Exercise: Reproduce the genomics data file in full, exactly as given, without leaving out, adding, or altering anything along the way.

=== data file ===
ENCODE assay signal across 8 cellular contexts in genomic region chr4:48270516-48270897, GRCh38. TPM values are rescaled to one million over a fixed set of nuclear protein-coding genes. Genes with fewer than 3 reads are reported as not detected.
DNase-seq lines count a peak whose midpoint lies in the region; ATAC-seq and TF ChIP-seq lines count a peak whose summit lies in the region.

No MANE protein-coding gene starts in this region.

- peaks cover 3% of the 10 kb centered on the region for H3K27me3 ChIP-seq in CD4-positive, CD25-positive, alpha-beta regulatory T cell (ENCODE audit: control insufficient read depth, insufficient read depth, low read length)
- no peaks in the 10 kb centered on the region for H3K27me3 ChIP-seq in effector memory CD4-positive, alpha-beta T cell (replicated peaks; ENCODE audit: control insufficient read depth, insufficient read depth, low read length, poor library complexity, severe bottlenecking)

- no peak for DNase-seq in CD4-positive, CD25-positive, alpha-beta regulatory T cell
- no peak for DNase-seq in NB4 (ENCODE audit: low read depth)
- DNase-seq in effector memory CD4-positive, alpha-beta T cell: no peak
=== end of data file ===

ENCODE assay signal across 8 cellular contexts in genomic region chr4:48270516-48270897, GRCh38. TPM values are rescaled to one million over a fixed set of nuclear protein-coding genes. Genes with fewer than 3 reads are reported as not detected.
DNase-seq lines count a peak whose midpoint lies in the region; ATAC-seq and TF ChIP-seq lines count a peak whose summit lies in the region.

No MANE protein-coding gene starts in this region.

- peaks cover 3% of the 10 kb centered on the region for H3K27me3 ChIP-seq in CD4-positive, CD25-positive, alpha-beta regulatory T cell (ENCODE audit: control insufficient read depth, insufficient read depth, low read length)
- no peaks in the 10 kb centered on the region for H3K27me3 ChIP-seq in effector memory CD4-positive, alpha-beta T cell (replicated peaks; ENCODE audit: control insufficient read depth, insufficient read depth, low read length, poor library complexity, severe bottlenecking)

- no peak for DNase-seq in CD4-positive, CD25-positive, alpha-beta regulatory T cell
- no peak for DNase-seq in NB4 (ENCODE audit: low read depth)
- DNase-seq in effector memory CD4-positive, alpha-beta T cell: no peak